Jump to content


From Wikipedia, the free encyclopedia
Azurite from New Nevada lode, La Sal, Utah, USA
CategoryCarbonate mineral
(repeating unit)
IMA symbolAzu[1]
Strunz classification5.BA.05
Crystal systemMonoclinic
Crystal classPrismatic (2/m)
(same H-M symbol)
Space groupP21/c
Unit cella = 5.01 Å, b = 5.85 Å
c = 10.35 Å; β = 92.43°; Z = 2
Formula mass344.67 g/mol
ColorAzure-blue, dark to pale blue; pale blue in transmitted light
Crystal habitMassive, prismatic, stalactitic, tabular
TwinningRare, twin planes {101}, {102} or {001}
CleavagePerfect on {011}, fair on {100}, poor on {110}
Mohs scale hardness3.5 to 4
StreakLight blue
DiaphaneityTransparent to translucent
Specific gravity3.773 (measured), 3.78 (calculated)
Optical propertiesBiaxial (+)
Refractive indexnα = 1.730 nβ = 1.758 nγ = 1.838
Birefringenceδ = 0.108
PleochroismVisible shades of blue
2V angleMeasured: 68°, calculated: 64°
Dispersionrelatively weak

Azurite is a soft, deep-blue copper mineral produced by weathering of copper ore deposits. During the early 19th century, it was also known as chessylite, after the type locality at Chessy-les-Mines near Lyon, France.[3] The mineral, a basic carbonate with the chemical formula Cu3(CO3)2(OH)2, has been known since ancient times, and was mentioned in Pliny the Elder's Natural History under the Greek name kuanos (κυανός: "deep blue," root of English cyan) and the Latin name caeruleum.[5] Copper (Cu2+) gives it its blue color.[6]


Chemical structure of azurite. Color code: red = O, green = Cu, gray = C, white = H)

Azurite has the formula Cu3(CO3)2(OH)2, with the copper(II) cations linked to two different anions, carbonate and hydroxide. It is one of two relatively common basic copper(II) carbonate minerals, the other being bright green malachite. Aurichalcite is a rare basic carbonate of copper and zinc.[7] Simple copper carbonate (CuCO3) is not known to exist in nature, due to the high affinity of the Cu2+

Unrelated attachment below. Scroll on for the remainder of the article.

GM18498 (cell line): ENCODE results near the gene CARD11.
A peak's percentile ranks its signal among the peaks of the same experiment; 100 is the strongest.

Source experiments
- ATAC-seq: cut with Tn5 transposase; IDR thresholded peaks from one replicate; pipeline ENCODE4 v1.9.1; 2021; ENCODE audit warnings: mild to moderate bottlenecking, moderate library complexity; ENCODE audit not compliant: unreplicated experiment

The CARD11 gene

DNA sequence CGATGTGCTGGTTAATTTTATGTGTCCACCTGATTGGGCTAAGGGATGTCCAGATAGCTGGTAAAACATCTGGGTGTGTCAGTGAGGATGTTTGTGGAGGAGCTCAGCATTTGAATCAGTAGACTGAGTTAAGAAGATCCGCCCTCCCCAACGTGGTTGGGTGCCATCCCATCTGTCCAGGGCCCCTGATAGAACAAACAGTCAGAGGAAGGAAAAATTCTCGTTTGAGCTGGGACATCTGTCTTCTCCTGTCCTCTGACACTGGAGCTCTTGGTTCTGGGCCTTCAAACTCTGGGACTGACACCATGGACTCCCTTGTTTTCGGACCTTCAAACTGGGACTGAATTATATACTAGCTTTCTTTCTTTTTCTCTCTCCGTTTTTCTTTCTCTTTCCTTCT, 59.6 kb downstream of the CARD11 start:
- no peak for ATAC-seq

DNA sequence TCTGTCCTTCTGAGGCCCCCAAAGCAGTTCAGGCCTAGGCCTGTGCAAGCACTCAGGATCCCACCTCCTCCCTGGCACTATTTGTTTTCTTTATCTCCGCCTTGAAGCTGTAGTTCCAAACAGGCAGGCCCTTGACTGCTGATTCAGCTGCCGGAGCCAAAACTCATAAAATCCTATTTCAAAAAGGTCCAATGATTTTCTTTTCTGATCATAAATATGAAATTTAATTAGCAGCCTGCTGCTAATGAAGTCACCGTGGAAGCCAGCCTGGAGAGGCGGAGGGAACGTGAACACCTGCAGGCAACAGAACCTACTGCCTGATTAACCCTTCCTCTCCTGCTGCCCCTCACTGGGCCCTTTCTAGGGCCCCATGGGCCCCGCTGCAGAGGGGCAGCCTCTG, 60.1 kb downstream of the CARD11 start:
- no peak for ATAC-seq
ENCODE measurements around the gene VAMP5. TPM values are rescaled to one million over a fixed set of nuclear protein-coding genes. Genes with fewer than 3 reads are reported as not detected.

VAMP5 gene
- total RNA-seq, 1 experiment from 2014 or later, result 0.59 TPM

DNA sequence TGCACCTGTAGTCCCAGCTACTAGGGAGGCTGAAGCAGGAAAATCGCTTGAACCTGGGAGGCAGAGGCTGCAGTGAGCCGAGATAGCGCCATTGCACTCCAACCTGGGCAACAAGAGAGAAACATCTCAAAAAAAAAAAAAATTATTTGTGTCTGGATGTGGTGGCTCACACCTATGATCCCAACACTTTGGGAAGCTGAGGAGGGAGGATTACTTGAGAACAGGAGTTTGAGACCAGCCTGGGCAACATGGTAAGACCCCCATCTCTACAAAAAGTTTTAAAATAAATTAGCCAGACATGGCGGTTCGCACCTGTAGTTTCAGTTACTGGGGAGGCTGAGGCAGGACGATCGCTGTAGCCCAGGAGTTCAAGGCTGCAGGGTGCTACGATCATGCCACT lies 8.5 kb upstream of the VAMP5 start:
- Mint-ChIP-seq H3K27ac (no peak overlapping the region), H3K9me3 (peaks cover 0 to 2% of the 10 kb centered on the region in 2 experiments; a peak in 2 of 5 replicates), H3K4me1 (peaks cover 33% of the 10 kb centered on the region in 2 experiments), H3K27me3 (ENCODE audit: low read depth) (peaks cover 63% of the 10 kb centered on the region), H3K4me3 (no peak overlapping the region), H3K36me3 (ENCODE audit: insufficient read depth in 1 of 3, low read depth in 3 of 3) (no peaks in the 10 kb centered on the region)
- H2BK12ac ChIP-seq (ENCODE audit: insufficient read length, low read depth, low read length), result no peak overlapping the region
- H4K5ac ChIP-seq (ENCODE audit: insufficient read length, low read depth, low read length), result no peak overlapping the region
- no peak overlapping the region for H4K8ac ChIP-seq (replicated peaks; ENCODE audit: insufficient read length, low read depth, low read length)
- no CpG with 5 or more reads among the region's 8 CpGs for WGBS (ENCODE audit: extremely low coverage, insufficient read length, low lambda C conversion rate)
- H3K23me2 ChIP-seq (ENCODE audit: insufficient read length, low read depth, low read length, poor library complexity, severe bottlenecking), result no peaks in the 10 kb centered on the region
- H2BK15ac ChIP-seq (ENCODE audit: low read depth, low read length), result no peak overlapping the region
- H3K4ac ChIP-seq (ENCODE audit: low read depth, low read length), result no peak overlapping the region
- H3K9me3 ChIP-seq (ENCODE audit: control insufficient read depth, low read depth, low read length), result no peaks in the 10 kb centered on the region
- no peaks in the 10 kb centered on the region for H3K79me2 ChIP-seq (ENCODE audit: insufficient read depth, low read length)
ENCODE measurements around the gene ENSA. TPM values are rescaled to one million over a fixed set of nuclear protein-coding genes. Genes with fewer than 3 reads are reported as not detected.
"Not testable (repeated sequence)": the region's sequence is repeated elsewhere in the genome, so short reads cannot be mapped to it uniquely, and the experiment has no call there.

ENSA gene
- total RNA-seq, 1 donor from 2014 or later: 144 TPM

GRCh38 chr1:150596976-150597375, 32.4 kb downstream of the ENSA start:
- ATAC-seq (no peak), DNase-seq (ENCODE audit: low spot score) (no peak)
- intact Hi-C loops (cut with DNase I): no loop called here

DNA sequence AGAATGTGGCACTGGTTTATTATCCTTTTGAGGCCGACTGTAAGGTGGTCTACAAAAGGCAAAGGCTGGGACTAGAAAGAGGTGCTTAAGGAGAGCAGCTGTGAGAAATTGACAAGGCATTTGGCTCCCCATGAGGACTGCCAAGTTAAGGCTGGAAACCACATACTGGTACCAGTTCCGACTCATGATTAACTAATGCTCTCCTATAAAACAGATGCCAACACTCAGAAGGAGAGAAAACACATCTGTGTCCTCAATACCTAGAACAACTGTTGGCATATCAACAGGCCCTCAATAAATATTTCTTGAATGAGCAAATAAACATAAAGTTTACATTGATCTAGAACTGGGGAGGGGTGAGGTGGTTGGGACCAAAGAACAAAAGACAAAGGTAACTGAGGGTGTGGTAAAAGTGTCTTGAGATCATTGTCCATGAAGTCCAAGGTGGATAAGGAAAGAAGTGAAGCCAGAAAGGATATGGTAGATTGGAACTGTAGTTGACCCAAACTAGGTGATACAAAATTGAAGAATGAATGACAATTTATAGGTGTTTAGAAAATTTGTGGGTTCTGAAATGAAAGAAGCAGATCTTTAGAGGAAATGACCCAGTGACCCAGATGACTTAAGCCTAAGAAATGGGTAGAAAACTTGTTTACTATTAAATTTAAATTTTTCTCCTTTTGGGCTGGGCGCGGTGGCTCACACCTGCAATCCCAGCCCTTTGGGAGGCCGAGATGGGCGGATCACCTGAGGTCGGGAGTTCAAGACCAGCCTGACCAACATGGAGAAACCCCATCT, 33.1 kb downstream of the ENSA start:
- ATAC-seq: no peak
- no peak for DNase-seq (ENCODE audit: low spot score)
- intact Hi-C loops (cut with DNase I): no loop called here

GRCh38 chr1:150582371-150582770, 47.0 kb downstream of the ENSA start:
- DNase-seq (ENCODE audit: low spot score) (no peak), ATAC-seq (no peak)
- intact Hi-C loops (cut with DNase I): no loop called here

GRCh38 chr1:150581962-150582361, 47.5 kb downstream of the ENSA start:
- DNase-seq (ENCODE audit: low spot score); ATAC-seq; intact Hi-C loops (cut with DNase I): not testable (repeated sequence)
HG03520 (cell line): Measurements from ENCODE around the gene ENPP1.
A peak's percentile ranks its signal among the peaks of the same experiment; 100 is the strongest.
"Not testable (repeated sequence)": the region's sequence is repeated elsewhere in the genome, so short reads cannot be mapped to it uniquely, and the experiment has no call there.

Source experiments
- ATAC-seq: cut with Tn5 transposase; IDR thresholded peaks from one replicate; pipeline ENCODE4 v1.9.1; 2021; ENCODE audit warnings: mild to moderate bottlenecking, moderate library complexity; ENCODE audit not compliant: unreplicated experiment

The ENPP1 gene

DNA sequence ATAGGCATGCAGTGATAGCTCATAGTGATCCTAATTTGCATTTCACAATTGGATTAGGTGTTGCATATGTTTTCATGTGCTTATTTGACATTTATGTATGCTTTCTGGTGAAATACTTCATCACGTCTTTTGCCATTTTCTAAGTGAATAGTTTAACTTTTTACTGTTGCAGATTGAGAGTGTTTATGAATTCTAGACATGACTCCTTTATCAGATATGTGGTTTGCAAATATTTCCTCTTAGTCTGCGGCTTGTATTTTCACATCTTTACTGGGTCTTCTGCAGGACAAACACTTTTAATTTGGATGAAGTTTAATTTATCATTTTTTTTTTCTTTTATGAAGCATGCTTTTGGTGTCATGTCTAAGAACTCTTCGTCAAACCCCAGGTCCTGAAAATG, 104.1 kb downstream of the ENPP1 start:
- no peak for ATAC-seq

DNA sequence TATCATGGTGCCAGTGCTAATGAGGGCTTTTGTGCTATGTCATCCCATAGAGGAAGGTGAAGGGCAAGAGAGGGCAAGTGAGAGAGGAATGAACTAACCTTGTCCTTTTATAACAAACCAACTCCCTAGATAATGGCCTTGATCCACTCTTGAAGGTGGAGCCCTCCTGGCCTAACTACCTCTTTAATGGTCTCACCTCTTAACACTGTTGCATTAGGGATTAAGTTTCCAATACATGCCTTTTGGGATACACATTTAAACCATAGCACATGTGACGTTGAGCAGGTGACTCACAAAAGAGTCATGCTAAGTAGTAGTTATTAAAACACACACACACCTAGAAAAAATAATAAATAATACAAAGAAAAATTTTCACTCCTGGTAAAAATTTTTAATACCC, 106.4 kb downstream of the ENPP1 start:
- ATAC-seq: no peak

ion for the hydroxide anion HO

Azurite crystallizes in the monoclinic system.[9] Large crystals are dark blue, often prismatic.[3][4][7] Azurite specimens can be massive to nodular or can occur as drusy crystals lining a cavity.[10]

Azurite has a Mohs hardness of 3.5 to 4. The specific gravity of azurite is 3.7 to 3.9. Characteristic of a carbonate, specimens effervesce upon treatment with hydrochloric acid. The combination of deep blue color and effervescence when moistened with hydrochloric acid are identifying characteristics of the mineral.[7][10]


The optical properties (color, intensity) of minerals such as azurite and malachite are characteristic of copper(II). Many coordination complexes of copper(II) exhibit similar colors. According to crystal field theory, the color results from low energy d-d transitions associated with the d9 metal center.[11][12]


Azurite is unstable in open air compared to malachite, and often is pseudomorphically replaced by malachite. This weathering process involves the replacement of some of the carbon dioxide (CO2) units with water (H2O), changing the carbonate:hydroxide ratio of azurite from 1:1 to the 1:2 ratio of malachite:[7]

2 Cu3(CO3)2(OH)2 + H2O → 3 Cu2(CO3)(OH)2 + CO2

From the above equation, the conversion of azurite into malachite is attributable to the low partial pressure of carbon dioxide in air.

Azurite is quite stable under ordinary storage conditions, so that specimens retain their deep blue color for long periods of time.[13]


Azurite from Burra Mine, South Australia

Azurite is found in the same geologic settings as its sister mineral, malachite, though it is usually less abundant. Both minerals occur widely as supergene copper minerals, formed in the oxidized zone of copper ore deposits. Here they are associated with cuprite, native copper, and various iron oxide minerals.[7]